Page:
BALTIMORE, Oct. 25 — Before the March 2006 funeral for Lance Cpl. Matthew A. Snyder, a marine who was killed in Iraq, protesters from the Westboro Baptist Church, a tiny fundamentalist splinter group, picketed the service with signs that read “God Hates You” and “Thank God for Dead Soldiers.”
Albert Snyder, Corporal Snyder’s father, sued the church in United States District Court here, claiming invasion of privacy and intentional infliction of emotional distress.
The Westboro protesters, whose church is in Topeka, Kan., frequently picket the funerals of military officials and soldiers killed in Iraq and Afghanistan because church leaders assert that God is killing soldiers to punish America for condoning homosexuality. The lawsuit, which is being tried in Baltimore, is believed to be the first against the church by the family of a fallen serviceman.
Mr. Snyder, who said Westboro members turned his son’s funeral in Westminster, Md., into a “media circus,” is seeking unspecified damages in the jury trial, which is expected to end next week. In opening statements, his lawyer said church members had shown no regret for the protest, which he said had left Mr. Snyder with depression and health complications from diabetes.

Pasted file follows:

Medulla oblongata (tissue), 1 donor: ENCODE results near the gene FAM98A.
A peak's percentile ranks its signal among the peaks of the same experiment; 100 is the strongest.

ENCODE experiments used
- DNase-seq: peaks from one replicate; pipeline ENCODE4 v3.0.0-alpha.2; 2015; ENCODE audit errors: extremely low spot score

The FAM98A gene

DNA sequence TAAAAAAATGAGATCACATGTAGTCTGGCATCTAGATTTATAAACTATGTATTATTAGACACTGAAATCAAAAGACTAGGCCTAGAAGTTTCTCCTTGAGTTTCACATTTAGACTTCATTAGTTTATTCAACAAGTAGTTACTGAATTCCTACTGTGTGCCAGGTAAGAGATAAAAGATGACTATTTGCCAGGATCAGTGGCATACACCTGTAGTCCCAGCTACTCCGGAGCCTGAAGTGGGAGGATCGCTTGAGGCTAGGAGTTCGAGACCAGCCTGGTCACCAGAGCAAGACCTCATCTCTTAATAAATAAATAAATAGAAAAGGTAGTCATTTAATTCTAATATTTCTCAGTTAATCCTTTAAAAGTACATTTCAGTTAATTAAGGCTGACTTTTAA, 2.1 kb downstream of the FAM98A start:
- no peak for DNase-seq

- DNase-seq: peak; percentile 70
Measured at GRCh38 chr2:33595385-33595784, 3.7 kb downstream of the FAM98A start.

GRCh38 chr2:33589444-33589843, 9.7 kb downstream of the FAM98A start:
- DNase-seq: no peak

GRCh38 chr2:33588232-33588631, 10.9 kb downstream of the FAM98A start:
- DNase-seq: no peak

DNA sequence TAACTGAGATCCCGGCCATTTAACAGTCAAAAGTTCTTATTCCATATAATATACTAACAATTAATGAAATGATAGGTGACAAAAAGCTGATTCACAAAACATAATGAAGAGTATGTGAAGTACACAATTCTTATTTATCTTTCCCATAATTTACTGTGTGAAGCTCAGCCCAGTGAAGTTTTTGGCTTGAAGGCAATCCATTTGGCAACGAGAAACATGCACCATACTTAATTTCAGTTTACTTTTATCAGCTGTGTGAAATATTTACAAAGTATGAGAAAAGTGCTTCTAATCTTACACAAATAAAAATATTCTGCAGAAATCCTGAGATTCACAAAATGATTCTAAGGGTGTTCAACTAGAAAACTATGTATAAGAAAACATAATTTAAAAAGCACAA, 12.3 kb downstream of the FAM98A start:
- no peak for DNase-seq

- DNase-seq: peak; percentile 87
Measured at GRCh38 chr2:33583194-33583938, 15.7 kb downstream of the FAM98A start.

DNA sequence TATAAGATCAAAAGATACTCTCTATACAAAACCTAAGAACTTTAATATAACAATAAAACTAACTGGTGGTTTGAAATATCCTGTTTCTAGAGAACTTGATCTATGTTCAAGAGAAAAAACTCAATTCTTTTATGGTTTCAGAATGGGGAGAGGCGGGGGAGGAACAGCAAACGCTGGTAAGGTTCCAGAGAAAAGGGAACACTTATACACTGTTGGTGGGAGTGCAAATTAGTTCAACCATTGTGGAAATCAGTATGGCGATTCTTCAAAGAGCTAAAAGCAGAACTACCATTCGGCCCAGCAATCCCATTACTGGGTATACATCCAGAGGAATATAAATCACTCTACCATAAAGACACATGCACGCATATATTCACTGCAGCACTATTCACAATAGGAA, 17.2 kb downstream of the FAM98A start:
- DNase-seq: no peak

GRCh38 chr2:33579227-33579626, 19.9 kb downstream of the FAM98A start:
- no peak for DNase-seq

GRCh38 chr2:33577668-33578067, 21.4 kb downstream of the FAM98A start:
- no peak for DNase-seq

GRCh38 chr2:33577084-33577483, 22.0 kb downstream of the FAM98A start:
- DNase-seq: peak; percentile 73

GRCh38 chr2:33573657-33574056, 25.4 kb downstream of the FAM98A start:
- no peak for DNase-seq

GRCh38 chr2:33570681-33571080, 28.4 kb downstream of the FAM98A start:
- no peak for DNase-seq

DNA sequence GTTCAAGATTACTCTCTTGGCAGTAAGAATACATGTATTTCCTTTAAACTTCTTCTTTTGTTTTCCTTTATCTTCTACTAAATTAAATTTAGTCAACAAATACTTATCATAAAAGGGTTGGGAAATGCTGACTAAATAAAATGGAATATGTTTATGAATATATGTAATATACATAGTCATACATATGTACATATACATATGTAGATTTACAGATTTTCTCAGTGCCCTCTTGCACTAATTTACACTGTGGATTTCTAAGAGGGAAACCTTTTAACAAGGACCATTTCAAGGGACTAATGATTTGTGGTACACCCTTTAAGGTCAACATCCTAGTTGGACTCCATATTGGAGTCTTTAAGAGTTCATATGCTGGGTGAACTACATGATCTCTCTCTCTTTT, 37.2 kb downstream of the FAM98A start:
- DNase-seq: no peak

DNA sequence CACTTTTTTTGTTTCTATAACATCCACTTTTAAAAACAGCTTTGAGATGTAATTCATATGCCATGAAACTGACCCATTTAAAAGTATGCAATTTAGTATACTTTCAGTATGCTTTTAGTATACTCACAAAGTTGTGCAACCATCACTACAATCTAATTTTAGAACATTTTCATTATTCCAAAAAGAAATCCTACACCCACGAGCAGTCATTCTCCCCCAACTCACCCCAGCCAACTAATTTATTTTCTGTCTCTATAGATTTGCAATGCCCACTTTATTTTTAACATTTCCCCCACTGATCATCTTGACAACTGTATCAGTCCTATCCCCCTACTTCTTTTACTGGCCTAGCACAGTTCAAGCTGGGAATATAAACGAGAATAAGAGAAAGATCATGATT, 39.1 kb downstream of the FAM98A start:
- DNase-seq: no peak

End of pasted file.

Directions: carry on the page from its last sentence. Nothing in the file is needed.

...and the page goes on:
“They wanted their message heard, and they didn’t care who they stepped over,” Mr. Snyder testified Wednesday, according to The Associated Press. “My son should have been buried with dignity, not with a bunch of clowns outside.”
Experts say the case is a test of the limits of free speech.
Similar demonstrations by Westboro Baptist Church members have prompted several states, including Maryland, to establish limits on funeral protests.
Ronald K. L. Collins, a scholar at the First Amendment Center in Washington, said such restrictions pose certain dangers, however. “The dangerous principle here is runaway liability in a way that would put the First Amendment in serious jeopardy,” Mr. Collins said. “I dread to think what it would do to political protests in this country if it were allowed the win.”
Judge Richard D. Bennett, who is hearing the case, told the nine jurors that there are limits on free speech protection, listing categories that include vulgar, offensive and shocking statements, and instructed jurors to decide “whether the defendant’s actions would be highly offensive to a reasonable person, whether they were extreme and outrageous, and whether these actions were so offensive and shocking as to not be entitled to First Amendment protection,” according to The A.P.
The church has about 60 members, most of them related to its founder, the Rev. Fred Phelps.
One of Mr. Phelps’s 13 children, Shirley Phelps-Roper, a defendant in the case who was one of the protesters at Corporal Snyder’s funeral, testified Thursday that she had never met Corporal Snyder and that she would not apologize for the demonstration.
“We preach to the living to connect the dots to the parents of the dead child,” Ms. Phelps-Roper testified. “He’s fighting for a nation who has made God a No. 1 enemy.”